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Contested City: Art, Planning, and Community Power

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The Graduate Center, CUNY

365 5th Avenue

Martin E. Segal Theatre

New York, NY 10016

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Join us for an evening exploring how public art and public history can come together to create places for dialogue in support of activism in the contested city. A diverse panel of community activists, arts practitioners, and scholars, including Kemi Ilesanmi (Executive Director of The Laundromat Project), Prithi Kanakamedala (Bronx Community College), and Gregory Jost ​(Director of Organizing at Banana Kelly Community Improvement Association) ​will respond to Contested City: Art & Public History as Mediation at New York's Seward Park Urban Renewal Area, a new book by Gabrielle Bendiner-Viani. Contested City simultaneously reveals untold stories of fifty years of community activism in Manhattan's Lower East Side around the highly contested Seward Park Urban Renewal Area (SPURA)—and sheds light on the importance of collaborative creative public projects in this complex place. (See more context/information on SPURA and the book below).

This event is free and open to public, but to attend, please RSVP.

The narrative of Contested City has bearing on the new mega-development of Essex Crossing now rising on the SPURA site, as well as the many places around our city in which housing is precarious and neighborhoods are threatened. This discussion is for everyone who seeks tools to make their neighborhood more just. There will be a book signing after the event.

Click here for more information about the Seward Park Urban Renewal Area (SPURA) and the complex history behind this 50-year fight for affordable housing in Manhattan's Lower East Side in an interview with Gabrielle Bendiner-Viani WNYC's All of It.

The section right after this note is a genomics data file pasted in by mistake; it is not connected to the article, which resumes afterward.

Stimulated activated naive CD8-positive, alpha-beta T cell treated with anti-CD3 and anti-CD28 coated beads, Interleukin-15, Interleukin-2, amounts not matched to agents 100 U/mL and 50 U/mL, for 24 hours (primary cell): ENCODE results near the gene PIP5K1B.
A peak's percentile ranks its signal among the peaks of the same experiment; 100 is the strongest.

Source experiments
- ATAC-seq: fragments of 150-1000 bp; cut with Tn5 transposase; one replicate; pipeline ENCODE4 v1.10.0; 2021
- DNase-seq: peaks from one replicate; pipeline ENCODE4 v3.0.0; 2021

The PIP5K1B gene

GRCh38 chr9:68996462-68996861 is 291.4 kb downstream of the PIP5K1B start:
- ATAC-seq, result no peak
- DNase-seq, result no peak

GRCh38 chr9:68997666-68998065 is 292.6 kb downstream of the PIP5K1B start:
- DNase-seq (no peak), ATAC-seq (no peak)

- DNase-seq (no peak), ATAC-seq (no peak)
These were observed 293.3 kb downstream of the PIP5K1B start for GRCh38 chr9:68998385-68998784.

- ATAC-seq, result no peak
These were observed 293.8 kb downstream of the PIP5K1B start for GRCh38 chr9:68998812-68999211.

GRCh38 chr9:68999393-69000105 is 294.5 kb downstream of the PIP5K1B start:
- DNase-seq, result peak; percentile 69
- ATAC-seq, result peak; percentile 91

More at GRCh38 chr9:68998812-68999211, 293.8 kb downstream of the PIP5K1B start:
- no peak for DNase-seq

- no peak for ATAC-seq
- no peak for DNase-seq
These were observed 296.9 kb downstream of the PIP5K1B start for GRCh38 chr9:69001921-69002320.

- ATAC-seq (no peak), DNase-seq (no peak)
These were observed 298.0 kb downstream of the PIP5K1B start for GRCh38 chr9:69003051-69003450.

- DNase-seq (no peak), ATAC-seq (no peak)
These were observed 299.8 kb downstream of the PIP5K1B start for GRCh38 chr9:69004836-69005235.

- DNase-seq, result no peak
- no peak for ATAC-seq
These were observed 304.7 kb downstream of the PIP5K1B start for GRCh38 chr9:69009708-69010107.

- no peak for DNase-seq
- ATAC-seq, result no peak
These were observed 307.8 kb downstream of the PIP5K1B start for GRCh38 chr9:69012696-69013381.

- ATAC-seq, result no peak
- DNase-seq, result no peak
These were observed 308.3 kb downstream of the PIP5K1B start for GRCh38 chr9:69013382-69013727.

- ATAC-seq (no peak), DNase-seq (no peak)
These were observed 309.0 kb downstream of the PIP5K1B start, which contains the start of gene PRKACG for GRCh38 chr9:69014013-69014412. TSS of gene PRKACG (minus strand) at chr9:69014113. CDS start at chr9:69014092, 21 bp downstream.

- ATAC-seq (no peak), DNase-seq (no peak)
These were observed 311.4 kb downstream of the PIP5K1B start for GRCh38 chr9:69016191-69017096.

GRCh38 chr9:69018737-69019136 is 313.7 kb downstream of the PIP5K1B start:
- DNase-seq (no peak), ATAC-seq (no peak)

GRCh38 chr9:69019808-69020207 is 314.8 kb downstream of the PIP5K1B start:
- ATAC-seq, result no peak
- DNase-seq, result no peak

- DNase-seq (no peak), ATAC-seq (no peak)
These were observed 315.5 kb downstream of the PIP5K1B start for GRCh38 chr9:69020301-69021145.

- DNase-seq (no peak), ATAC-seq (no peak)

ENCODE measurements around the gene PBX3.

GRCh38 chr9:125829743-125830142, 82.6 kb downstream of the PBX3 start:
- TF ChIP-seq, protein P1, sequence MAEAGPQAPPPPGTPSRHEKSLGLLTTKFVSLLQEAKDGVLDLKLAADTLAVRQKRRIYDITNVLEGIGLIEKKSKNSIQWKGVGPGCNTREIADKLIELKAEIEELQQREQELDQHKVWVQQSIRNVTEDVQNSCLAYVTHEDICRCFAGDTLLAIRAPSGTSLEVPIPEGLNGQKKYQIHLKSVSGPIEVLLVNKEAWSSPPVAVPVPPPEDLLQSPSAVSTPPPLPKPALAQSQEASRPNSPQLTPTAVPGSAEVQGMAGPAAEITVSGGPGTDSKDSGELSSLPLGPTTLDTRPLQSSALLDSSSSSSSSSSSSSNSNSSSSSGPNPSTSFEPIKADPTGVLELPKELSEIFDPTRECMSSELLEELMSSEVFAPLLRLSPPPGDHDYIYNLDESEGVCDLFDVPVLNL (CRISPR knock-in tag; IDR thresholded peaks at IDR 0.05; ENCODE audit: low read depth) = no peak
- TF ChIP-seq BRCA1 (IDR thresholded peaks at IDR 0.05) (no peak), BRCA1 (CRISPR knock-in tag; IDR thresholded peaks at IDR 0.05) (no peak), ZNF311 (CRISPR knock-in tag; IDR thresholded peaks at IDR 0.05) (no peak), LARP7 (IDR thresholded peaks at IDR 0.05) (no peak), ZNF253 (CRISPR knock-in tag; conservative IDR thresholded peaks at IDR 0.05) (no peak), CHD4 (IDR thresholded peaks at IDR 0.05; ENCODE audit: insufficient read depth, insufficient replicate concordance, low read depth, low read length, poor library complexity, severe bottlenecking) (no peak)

Speakers Bios:

Gabrielle Bendiner-Viani is an urbanist, curator, and artist pioneering public arts and urban research for community engagement, and is author of Contested City: Art and Public History as Mediation at New York's Seward Park Urban Renewal Area. She is principal of the design and research studio Buscada and teaches urban studies and public art at The New School. She was the Post-doctoral Fellow in Visual Culture at the International Center of Photography and holds a PhD in environmental psychology from the Graduate Center, CUNY. She regularly consults with arts and culture organizations on community and art engagements and strategic visioning. Her creative practice has been shown at institutions including MIT, the Brooklyn Public Library, the Center for Architecture, the Sheila C. Johnson Design Center, and Tate Britain. Her work on cities, culture and photography has appeared in journals including Visual Studies, Urban Omnibus, Space and Culture, Society & Space, and Buildings & Landscapes.

Kemi Ilesanmi is Executive Director of The Laundromat Project, which advances artists and neighbors as change agents in their own communities. She is inspired by the immense possibilities for joyful justice at the intersection of arts and community. She has previously worked at Creative Capital Foundation and Walker Art Center. In 2015, she was appointed by the Mayor of New York City to the Cultural Affairs Advisory Commission. She has been honored by the Metropolitan Museum and Project for Empty Space. She serves on the boards of the Joan Mitchell Foundation and The Broad Room. A graduate of Smith College, NYU, and Coro Leadership NY, she is currently a Sterling Network Fellow.

Gregory Jost is a Bronx-based researcher, organizer, and facilitator with expertise in affordable housing, the history of race and place in American cities, and strategies for community control of reinvestment. He serves as the Director of Organizing at Banana Kelly Community Improvement Association, and is an Adjunct Professor of Sociology at Fordham University where he teaches Urban Issues and Policies and Community Service and Social Action. Gregory is the Board Chair of New Economy Project and supports the Undesign the Redline work of Designing the We. He is currently researching and writing a book on the history of Redlining and the Bronx.

Prithi Kanakamedala is an Assistant Professor of History at Bronx Community College. Her research interests include the Black Atlantic, 19th-century free Black communities in Brooklyn and New York, race and citizenship in the early republic, and the material culture of New York City. As a public historian she has worked with Danspace Project, Place Matters, Brooklyn Historical Society, Weeksville Heritage Center, and Irondale Ensemble Project. She curated the semi-permanent history exhibit Brooklyn Abolitionists at the Brooklyn Historical Society and served as Historian for the larger public history project "In Pursuit of Freedom" which examines Brooklyn’s anti-slavery movement. Prithi holds a Ph.D. from the University of Sussex and is originally from Liverpool, England.

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Date and Time

Location

The Graduate Center, CUNY

365 5th Avenue

Martin E. Segal Theatre

New York, NY 10016

View Map

Refund Policy

Contact the organizer to request a refund.

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